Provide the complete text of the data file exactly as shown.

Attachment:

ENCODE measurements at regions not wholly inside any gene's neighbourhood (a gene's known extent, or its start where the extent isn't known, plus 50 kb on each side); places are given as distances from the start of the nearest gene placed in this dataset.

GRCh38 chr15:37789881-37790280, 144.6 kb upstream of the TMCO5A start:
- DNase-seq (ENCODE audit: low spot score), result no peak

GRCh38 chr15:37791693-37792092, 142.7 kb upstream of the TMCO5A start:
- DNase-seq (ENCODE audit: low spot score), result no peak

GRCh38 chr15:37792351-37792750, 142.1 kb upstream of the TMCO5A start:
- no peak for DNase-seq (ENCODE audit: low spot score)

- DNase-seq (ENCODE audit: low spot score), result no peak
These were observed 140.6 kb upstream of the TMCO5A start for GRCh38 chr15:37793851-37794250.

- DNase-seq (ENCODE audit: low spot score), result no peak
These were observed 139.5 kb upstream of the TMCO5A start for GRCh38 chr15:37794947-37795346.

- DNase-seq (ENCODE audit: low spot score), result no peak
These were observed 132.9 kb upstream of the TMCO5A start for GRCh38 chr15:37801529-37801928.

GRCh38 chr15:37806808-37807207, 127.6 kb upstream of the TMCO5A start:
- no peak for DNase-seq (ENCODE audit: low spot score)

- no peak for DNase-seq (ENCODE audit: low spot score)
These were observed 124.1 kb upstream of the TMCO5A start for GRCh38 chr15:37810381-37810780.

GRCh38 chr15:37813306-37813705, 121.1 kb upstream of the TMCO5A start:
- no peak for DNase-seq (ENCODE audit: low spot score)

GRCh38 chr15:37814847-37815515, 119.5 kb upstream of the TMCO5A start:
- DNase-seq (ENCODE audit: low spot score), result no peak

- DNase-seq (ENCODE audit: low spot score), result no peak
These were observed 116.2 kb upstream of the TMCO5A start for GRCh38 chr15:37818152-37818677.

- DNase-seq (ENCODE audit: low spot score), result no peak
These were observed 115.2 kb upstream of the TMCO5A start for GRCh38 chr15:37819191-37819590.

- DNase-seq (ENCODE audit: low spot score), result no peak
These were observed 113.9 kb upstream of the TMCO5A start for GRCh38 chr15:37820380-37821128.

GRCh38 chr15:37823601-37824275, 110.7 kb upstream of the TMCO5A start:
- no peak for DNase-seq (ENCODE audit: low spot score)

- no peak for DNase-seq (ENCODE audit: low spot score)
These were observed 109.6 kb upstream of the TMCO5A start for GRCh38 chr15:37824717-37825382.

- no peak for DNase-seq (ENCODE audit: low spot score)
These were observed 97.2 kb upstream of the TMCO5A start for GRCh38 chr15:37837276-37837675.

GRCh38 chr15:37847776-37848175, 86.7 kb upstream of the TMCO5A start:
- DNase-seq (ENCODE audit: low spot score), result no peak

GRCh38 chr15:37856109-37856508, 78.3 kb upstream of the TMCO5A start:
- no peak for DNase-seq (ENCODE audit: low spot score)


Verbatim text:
ENCODE measurements at regions not wholly inside any gene's neighbourhood (a gene's known extent, or its start where the extent isn't known, plus 50 kb on each side); places are given as distances from the start of the nearest gene placed in this dataset.

GRCh38 chr15:37789881-37790280, 144.6 kb upstream of the TMCO5A start:
- DNase-seq (ENCODE audit: low spot score), result no peak

GRCh38 chr15:37791693-37792092, 142.7 kb upstream of the TMCO5A start:
- DNase-seq (ENCODE audit: low spot score), result no peak

GRCh38 chr15:37792351-37792750, 142.1 kb upstream of the TMCO5A start:
- no peak for DNase-seq (ENCODE audit: low spot score)

- DNase-seq (ENCODE audit: low spot score), result no peak
These were observed 140.6 kb upstream of the TMCO5A start for GRCh38 chr15:37793851-37794250.

- DNase-seq (ENCODE audit: low spot score), result no peak
These were observed 139.5 kb upstream of the TMCO5A start for GRCh38 chr15:37794947-37795346.

- DNase-seq (ENCODE audit: low spot score), result no peak
These were observed 132.9 kb upstream of the TMCO5A start for GRCh38 chr15:37801529-37801928.

GRCh38 chr15:37806808-37807207, 127.6 kb upstream of the TMCO5A start:
- no peak for DNase-seq (ENCODE audit: low spot score)

- no peak for DNase-seq (ENCODE audit: low spot score)
These were observed 124.1 kb upstream of the TMCO5A start for GRCh38 chr15:37810381-37810780.

GRCh38 chr15:37813306-37813705, 121.1 kb upstream of the TMCO5A start:
- no peak for DNase-seq (ENCODE audit: low spot score)

GRCh38 chr15:37814847-37815515, 119.5 kb upstream of the TMCO5A start:
- DNase-seq (ENCODE audit: low spot score), result no peak

- DNase-seq (ENCODE audit: low spot score), result no peak
These were observed 116.2 kb upstream of the TMCO5A start for GRCh38 chr15:37818152-37818677.

- DNase-seq (ENCODE audit: low spot score), result no peak
These were observed 115.2 kb upstream of the TMCO5A start for GRCh38 chr15:37819191-37819590.

- DNase-seq (ENCODE audit: low spot score), result no peak
These were observed 113.9 kb upstream of the TMCO5A start for GRCh38 chr15:37820380-37821128.

GRCh38 chr15:37823601-37824275, 110.7 kb upstream of the TMCO5A start:
- no peak for DNase-seq (ENCODE audit: low spot score)

- no peak for DNase-seq (ENCODE audit: low spot score)
These were observed 109.6 kb upstream of the TMCO5A start for GRCh38 chr15:37824717-37825382.

- no peak for DNase-seq (ENCODE audit: low spot score)
These were observed 97.2 kb upstream of the TMCO5A start for GRCh38 chr15:37837276-37837675.

GRCh38 chr15:37847776-37848175, 86.7 kb upstream of the TMCO5A start:
- DNase-seq (ENCODE audit: low spot score), result no peak

GRCh38 chr15:37856109-37856508, 78.3 kb upstream of the TMCO5A start:
- no peak for DNase-seq (ENCODE audit: low spot score)